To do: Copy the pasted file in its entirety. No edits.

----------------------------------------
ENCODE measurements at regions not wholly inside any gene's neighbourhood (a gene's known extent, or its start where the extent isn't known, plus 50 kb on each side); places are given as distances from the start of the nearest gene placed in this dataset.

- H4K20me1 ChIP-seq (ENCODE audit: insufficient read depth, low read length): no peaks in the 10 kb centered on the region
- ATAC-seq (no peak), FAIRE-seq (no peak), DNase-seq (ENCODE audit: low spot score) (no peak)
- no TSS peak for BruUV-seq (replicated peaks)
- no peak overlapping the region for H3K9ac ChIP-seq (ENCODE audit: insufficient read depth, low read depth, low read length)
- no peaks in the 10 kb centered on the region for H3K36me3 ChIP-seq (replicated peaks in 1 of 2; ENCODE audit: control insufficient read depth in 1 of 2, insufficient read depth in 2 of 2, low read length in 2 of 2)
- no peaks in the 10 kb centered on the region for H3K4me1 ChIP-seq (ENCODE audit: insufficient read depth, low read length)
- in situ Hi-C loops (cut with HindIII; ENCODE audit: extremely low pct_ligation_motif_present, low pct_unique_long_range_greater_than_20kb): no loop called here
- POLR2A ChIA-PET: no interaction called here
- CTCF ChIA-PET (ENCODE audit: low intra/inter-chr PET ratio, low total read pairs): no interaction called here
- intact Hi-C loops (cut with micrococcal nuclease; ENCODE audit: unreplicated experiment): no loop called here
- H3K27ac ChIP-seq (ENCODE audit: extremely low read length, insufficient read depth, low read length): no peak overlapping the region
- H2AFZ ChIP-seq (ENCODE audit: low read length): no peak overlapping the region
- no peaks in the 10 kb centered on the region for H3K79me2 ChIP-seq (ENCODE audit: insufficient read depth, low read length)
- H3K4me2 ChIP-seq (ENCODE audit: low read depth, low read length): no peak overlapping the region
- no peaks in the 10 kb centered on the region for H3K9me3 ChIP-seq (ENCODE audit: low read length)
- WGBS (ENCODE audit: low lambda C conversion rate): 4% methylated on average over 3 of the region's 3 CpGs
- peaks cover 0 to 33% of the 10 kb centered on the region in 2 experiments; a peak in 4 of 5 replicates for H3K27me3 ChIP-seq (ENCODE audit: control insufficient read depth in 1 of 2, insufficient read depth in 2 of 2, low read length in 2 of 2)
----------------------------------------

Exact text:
ENCODE measurements at regions not wholly inside any gene's neighbourhood (a gene's known extent, or its start where the extent isn't known, plus 50 kb on each side); places are given as distances from the start of the nearest gene placed in this dataset.

- H4K20me1 ChIP-seq (ENCODE audit: insufficient read depth, low read length): no peaks in the 10 kb centered on the region
- ATAC-seq (no peak), FAIRE-seq (no peak), DNase-seq (ENCODE audit: low spot score) (no peak)
- no TSS peak for BruUV-seq (replicated peaks)
- no peak overlapping the region for H3K9ac ChIP-seq (ENCODE audit: insufficient read depth, low read depth, low read length)
- no peaks in the 10 kb centered on the region for H3K36me3 ChIP-seq (replicated peaks in 1 of 2; ENCODE audit: control insufficient read depth in 1 of 2, insufficient read depth in 2 of 2, low read length in 2 of 2)
- no peaks in the 10 kb centered on the region for H3K4me1 ChIP-seq (ENCODE audit: insufficient read depth, low read length)
- in situ Hi-C loops (cut with HindIII; ENCODE audit: extremely low pct_ligation_motif_present, low pct_unique_long_range_greater_than_20kb): no loop called here
- POLR2A ChIA-PET: no interaction called here
- CTCF ChIA-PET (ENCODE audit: low intra/inter-chr PET ratio, low total read pairs): no interaction called here
- intact Hi-C loops (cut with micrococcal nuclease; ENCODE audit: unreplicated experiment): no loop called here
- H3K27ac ChIP-seq (ENCODE audit: extremely low read length, insufficient read depth, low read length): no peak overlapping the region
- H2AFZ ChIP-seq (ENCODE audit: low read length): no peak overlapping the region
- no peaks in the 10 kb centered on the region for H3K79me2 ChIP-seq (ENCODE audit: insufficient read depth, low read length)
- H3K4me2 ChIP-seq (ENCODE audit: low read depth, low read length): no peak overlapping the region
- no peaks in the 10 kb centered on the region for H3K9me3 ChIP-seq (ENCODE audit: low read length)
- WGBS (ENCODE audit: low lambda C conversion rate): 4% methylated on average over 3 of the region's 3 CpGs
- peaks cover 0 to 33% of the 10 kb centered on the region in 2 experiments; a peak in 4 of 5 replicates for H3K27me3 ChIP-seq (ENCODE audit: control insufficient read depth in 1 of 2, insufficient read depth in 2 of 2, low read length in 2 of 2)